I'm not entirely sure what age group this book is intended for, however. My natural instinct would be younger readers, but there are some rather large words for small children. For example, here are some words I can see younger readers having problems with; avuncular, sporadically; incorrigible; insouciance to name a few. While I realise this could be a good method to teach children what these words mean, I still hesitate to say this is a book for small children.

Also, Arlo may be the name on the cover, but it is Mahoney who we see through the eyes of for most of this book. Not that that's a bad thing (and it may only be in this book that this occurs). I'm assuming this will be a series and we'll hear more from Arlo and friends in the future.

We do get a couple of nice illustrations of a few characters that are pleasant to spy as you scroll through the pages.

I found the subject a little familiar too. For anyone who has ever read the Hank the Cowdog series, you will probably realise what I'm talking about. However, the main difference (aside from the characters and situations being completely different) is that Hank just believed himself to be "Head of Ranch Security", but Arlo actually is an Agent. He can talk to animals and humans and do all the stuff we read about. It's not the fantasy of an imaginative cat.

There are some nice characters that make this book worth the read. If you're interested, why not give it a try?

Disclaimer: This book was sent to me by the author. This is not a sponsored review. All opinions are 100% my own.
(reviewed 23 days after purchase)

Review by: Kyrana Jones on Jan. 13, 2013 :
Arlo's Epiphany by Jane Oldaker is a fun story about the imaginary adventures of a barn cat and his encounter with a local bully. Readers of all ages can connect with the characters as they grapple with the consequences of this event.
This book is a great tool for initiating a discussion with children about responding to bullying.
(reviewed 23 days after purchase)

Review by: Kyrana Jones on Jan. 13, 2013 : (no rating)
Arlo's Epiphany by Jane Oldaker is a fun story about the imaginary adventures of a barn cat and his encounter with a local bully. Readers of all ages can connect with the characters as they grapple with the consequences of this event.

This book is a great tool for initiating a discussion with children about responding to bullying.
(reviewed 23 days after purchase)

Review by: Julie Worth on Jan. 13, 2013 :
It's a cute little story that contains an important lesson about judging others. I do think that the vocabulary was a bit advanced for the age of the intended audience.
(reviewed 23 days after purchase)

Review by: crystal clancy on Jan. 12, 2013 :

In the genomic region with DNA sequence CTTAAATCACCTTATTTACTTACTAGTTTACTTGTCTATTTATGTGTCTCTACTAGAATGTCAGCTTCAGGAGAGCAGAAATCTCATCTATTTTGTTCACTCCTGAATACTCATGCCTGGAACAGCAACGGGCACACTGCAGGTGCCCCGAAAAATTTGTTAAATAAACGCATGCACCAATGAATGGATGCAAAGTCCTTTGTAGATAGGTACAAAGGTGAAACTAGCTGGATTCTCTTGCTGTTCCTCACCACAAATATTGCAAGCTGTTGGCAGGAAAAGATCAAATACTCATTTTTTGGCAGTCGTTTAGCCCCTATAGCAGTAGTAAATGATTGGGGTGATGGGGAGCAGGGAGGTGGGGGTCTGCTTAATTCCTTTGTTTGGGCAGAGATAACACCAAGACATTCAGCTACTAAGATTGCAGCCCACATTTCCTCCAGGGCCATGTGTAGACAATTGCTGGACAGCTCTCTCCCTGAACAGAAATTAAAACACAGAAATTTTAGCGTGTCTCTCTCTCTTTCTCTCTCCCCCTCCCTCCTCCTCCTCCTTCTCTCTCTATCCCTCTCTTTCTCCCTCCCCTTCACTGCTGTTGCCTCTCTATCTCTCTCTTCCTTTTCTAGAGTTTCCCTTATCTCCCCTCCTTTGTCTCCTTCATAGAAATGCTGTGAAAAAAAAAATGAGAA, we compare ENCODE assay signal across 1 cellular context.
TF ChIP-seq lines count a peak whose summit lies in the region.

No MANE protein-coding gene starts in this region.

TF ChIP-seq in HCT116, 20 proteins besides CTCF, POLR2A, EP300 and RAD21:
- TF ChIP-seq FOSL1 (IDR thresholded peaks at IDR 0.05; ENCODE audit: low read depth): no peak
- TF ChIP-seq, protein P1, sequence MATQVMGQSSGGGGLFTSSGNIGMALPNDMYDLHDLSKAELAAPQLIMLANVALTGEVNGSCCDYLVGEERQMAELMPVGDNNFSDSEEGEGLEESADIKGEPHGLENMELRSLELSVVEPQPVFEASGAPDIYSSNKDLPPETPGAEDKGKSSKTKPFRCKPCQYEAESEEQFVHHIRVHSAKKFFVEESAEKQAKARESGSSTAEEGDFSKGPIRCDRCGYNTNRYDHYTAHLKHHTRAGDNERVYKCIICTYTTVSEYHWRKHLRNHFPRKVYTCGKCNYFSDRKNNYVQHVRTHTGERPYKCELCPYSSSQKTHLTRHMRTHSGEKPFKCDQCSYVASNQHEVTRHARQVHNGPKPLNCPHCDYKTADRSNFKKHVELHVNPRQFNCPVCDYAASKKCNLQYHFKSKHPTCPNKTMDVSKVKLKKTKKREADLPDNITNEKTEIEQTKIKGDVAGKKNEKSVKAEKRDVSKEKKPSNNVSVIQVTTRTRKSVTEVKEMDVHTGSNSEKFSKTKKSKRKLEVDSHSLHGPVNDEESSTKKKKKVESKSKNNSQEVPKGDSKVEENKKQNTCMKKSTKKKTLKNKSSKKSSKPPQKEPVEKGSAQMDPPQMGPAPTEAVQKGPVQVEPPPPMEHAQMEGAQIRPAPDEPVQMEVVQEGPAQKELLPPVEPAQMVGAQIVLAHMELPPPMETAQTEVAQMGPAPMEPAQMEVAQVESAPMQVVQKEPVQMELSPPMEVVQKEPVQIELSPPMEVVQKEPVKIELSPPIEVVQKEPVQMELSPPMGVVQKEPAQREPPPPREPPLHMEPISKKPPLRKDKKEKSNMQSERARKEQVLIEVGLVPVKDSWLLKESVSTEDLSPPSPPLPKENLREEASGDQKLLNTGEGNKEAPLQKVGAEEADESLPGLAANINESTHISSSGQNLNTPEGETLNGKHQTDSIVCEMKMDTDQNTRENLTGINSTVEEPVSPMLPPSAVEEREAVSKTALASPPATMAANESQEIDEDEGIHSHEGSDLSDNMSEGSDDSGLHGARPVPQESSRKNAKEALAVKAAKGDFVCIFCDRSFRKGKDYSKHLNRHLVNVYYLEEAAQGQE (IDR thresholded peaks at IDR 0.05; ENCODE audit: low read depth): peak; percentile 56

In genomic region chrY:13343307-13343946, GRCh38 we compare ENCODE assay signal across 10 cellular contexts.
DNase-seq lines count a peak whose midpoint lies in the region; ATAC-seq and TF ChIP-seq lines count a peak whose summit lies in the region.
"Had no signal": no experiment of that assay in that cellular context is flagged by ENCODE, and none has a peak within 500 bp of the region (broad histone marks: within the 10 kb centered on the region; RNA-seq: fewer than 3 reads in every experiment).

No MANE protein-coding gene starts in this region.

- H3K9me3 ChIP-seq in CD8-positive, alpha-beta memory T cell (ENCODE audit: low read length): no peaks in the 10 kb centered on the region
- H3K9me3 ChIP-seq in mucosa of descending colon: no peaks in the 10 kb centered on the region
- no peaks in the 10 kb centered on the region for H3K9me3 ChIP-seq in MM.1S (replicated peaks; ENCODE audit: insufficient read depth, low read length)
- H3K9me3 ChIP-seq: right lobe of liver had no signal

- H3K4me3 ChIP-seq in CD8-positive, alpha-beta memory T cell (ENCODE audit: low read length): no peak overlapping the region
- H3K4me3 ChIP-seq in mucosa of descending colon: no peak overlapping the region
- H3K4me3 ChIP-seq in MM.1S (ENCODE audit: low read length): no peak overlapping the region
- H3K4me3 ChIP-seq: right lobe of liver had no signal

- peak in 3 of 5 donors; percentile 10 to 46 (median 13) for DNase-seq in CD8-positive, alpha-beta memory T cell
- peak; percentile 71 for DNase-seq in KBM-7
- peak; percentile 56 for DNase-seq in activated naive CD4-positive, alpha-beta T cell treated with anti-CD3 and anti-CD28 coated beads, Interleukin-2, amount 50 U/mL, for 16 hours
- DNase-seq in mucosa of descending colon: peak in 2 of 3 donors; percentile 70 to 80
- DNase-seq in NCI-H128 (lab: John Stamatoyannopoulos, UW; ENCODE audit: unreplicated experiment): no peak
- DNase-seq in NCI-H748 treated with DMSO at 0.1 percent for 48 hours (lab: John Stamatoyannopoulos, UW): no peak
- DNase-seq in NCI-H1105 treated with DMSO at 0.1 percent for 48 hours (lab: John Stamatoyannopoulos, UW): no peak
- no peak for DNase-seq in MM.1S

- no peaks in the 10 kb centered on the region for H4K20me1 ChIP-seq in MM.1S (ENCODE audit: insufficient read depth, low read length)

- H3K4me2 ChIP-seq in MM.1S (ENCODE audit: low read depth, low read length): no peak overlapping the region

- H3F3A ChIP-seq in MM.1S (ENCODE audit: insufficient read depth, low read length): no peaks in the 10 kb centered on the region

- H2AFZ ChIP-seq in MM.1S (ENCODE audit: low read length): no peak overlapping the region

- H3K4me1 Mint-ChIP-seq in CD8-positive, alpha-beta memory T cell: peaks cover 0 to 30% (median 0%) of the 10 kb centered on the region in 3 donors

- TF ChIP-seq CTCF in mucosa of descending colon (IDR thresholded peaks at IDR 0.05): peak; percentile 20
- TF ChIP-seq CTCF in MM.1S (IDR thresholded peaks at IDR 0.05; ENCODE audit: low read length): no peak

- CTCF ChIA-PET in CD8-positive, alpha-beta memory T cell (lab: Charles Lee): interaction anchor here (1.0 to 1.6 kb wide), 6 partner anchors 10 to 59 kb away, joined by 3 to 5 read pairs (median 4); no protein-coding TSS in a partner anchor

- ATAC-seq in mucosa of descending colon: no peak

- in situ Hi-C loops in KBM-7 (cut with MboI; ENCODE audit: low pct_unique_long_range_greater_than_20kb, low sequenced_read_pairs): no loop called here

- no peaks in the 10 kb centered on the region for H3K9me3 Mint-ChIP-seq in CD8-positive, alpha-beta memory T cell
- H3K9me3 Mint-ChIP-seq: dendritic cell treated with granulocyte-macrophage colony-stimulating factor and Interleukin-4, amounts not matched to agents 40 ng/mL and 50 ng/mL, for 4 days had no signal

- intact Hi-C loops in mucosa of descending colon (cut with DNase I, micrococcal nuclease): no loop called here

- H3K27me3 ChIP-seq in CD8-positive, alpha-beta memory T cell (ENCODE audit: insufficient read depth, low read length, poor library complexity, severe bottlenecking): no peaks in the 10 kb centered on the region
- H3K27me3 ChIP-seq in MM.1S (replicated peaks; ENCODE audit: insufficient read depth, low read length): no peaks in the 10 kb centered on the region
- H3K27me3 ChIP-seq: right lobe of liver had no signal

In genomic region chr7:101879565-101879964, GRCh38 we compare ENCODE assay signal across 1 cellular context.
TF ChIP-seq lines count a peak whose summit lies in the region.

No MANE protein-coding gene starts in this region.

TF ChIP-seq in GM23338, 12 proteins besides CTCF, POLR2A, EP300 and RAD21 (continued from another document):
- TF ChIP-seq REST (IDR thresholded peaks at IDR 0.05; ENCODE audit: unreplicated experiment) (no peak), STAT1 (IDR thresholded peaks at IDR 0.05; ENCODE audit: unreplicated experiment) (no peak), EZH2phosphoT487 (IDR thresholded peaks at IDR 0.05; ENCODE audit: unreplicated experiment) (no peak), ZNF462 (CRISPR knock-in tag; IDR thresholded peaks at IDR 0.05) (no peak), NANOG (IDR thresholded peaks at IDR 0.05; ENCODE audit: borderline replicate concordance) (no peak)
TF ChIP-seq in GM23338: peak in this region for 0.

Cute! But seemed more like a kids book with really big words.
(reviewed 22 days after purchase)

Review by: fuzzi1 on Jan. 11, 2013 :
Arlo's Epiphany (Arlo the Barncat) by Jane Oldaker

Arlo the cat is part of something bigger than chasing mice, he's an agent in an organization created to keep evil forces at bay.

I liked the idea for the book, but had a hard time getting past the first 10 or so pages due to the writing style: there is too much "explanation" in some areas of the story, not enough in others.

A rewrite might help.
(reviewed 22 days after purchase)

Review by: Lee Ashford on Jan. 07, 2013 :
I received a free copy of this book from the author, through LibraryThings; an honest review was requested.

“Arlo’s Epiphany” by Jane Oldaker is a cute story in a series of stories, in which various domesticated animals are, in fact, secret agents for The Agency. They work together covertly, communicating with one another. Their objective is to maintain peace and sanctity of hearth and home.

Arlo is one of the more successful covert operatives who begins to doubt his continued effectiveness, due to having come out on the short end of a confrontation with McTavish, an overweight bully of a Tom cat. In short, Arlo was bitten on the tail.

Mahoney was another operative who – although he spent much of his time sleeping on his back – was himself an ex-alley cat who could make short work of McTavish any time he felt like it. Unfortunately, Agency regulations frowned on engaging non-combatants in any kind of retributive action.

Working in strict secrecy, Mahoney hatched a plan with many of the other animal agents to take McTavish down a couple notches. Chickens, dogs, cats, sparrows, ponies, rodents and others all wanted in on the action, in defense of Arlo’s injured pride… and injured tail. But any covert action against a non-combatant being strictly forbidden, it was necessary to maintain total secrecy, even keeping Arlo in the dark.

In the end, the operation worked flawlessly. McTavish got his comeuppance, Arlo was avenged, and Mahoney was finally able to strike fear into the cold, black heart of McTavish. But again, agency rules required that Arlo never be told of the action in his defense. Looking back at the title of this story, you will be correct in presuming Arlo did figure it out eventually.

This whole tale of the tail was a cute, entertaining and imaginative piece of fiction, suitable for pre-readers through middle graders or even older. I am quite a bit older, yet I am looking forward to reading more about the covert operations of The Agency and its operatives. I recommend that you do the same.
(reviewed 18 days after purchase)

Review by: Deb McNally on Dec. 29, 2012 :
Arlo's Epiphany by Jane Oldaker is a cute story about a barncat. In his other life, he is a covert operative. He comes to question his abilities as an operative after an attack by a local bully. What happens next surprises even Arlo.

The author does a fantastic job with the back story and writing from the view of Arlo. A nice short story that can be shared with anyone from 10 to 100. Everyone will get a chuckle out of Arlo's mishaps and the resulting operation.

Disclaimer: This book was received in a LibraryThing member giveaway.
(reviewed 6 days after purchase)